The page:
Norway-headed Quantafuel AS is to be one of the first in the world to turn plastic waste into synthetic diesel on a large scale. According to Enova SF, a funding agency owned by the Norwegian Ministry of Petroleum and Energy and charged with supporting the development of energy and climate technology, new technology makes the process simpler, shorter and more environmentally friendly. Therefore Enova SF is supporting the construction of a plant outside Oslo with over NOK 10 million.
Quantafuel is now establishing a production facility at Nes outside Oslo and plans to convert 6 600 tonnes of plastic into 5.6 million litres of synthetic diesel each year. With that, the plant will become one of the world’s largest of its kind.
With traditional technology, a wide range of hydrocarbons is formed, which has to undergo extensive refining and finishing. Our catalytic converter technology is far more precise, enabling us to produce diesel from synthesis gas in a cheaper and more efficient way, on a far smaller scale than previously possible, explained Kjetil Bøhn, CEO of Quantafuel when the project was presented at the Enova conference in Trondheim.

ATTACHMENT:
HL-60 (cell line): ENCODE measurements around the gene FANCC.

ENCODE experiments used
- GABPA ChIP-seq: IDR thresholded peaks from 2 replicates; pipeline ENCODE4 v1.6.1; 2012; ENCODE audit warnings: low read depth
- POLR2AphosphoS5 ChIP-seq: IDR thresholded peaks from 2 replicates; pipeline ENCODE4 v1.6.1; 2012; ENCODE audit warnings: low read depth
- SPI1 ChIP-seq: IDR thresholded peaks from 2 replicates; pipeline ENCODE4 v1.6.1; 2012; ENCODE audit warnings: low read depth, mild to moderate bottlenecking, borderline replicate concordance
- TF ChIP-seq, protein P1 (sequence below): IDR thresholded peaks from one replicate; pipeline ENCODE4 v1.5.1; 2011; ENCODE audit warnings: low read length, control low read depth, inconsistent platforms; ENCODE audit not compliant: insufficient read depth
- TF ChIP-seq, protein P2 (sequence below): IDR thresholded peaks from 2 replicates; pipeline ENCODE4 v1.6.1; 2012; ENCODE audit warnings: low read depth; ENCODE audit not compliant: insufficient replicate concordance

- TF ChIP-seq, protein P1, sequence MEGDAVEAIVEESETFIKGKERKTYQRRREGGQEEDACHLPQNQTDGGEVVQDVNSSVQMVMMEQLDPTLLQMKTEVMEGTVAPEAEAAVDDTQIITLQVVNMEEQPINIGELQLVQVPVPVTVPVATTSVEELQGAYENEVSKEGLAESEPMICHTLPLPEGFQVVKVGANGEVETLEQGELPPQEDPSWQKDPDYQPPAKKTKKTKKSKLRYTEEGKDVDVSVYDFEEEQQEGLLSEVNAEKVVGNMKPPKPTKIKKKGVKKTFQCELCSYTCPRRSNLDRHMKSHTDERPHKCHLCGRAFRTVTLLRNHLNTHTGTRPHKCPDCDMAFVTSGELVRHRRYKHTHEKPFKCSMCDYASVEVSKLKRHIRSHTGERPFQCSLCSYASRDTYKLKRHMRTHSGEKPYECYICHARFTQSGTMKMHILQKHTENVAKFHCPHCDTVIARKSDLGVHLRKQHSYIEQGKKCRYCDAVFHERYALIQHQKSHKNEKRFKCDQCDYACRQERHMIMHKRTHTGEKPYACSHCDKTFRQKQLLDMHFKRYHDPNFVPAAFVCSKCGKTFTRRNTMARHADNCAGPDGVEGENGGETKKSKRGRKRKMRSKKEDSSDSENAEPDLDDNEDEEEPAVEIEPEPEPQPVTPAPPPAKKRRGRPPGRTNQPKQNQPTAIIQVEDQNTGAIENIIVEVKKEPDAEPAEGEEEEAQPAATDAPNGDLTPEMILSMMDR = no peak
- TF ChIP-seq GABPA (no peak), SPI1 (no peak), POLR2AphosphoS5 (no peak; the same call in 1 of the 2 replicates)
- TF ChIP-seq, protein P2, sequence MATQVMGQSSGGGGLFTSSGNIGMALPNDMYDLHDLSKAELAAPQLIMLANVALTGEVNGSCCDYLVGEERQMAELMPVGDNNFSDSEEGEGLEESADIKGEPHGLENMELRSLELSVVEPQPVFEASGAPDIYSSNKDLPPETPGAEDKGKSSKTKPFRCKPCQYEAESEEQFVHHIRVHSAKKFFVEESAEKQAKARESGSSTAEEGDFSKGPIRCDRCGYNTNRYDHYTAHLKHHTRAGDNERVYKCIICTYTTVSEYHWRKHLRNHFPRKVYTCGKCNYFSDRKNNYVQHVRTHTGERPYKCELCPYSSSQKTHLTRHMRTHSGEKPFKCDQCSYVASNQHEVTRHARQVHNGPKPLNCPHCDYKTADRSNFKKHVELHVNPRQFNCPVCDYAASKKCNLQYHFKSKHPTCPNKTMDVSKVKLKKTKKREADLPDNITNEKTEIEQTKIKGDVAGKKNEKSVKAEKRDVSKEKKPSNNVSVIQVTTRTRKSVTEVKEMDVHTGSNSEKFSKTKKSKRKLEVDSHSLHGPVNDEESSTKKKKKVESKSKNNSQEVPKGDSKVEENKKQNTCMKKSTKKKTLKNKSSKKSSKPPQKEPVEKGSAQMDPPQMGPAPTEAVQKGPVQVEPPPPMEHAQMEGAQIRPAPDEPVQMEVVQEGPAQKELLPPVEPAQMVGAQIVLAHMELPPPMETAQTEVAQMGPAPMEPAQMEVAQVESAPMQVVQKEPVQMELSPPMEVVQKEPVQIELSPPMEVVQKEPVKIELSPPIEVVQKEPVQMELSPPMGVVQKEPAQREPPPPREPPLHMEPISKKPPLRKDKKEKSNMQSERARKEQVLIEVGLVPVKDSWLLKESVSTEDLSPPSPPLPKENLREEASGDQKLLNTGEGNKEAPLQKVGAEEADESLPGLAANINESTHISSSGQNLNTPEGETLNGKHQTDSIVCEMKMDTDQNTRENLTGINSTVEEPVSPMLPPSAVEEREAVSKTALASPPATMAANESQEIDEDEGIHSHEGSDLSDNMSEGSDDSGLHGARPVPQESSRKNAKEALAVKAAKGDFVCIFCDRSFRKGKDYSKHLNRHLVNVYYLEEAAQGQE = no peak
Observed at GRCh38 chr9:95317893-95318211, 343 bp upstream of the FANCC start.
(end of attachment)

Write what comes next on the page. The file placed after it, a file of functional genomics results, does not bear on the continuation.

Enova contributes 40 percent of the costs
The Nes project is estimated to cost around NOK 26 million, of which Enova will provide 40 percent support or almost NOK 10.5 million to realize the project.
Quantafuel can now pave the way for it to be technologically and economically feasible to build this type of plant on many waste treatment and recycling facilities in Norway. Only a small proportion of the plastic produced in the world is recycled or recycled, and almost all countries will benefit from using plastic to produce fuel. This is why we are helping to develop a technology with potential both at home and abroad, said Ståle Kvernrød, Senior Adviser at Enova.
According to Quantafuel, its system reduces energy consumption in production by 24.4 GWh annually compared to conventional technology.
In addition, the synthetic fuel will significantly reduce local pollution by combustion, with lower emissions of a number of greenhouse gases compared to ordinary fuel, said Bøhn in Quantafuel.
Planning to open ten new plants
Quantafuel currently has 16 employees but will hire about ten new operators in the near future. The company also sees the potential to open ten plants over the next five years. Currently, Quantafuel has a testing facility in Mexico, where they acquire important process experience.
The goal is to establish new processing plants in Norway and primarily other European markets, based on the experience we gain from the first plant, said Bøhn.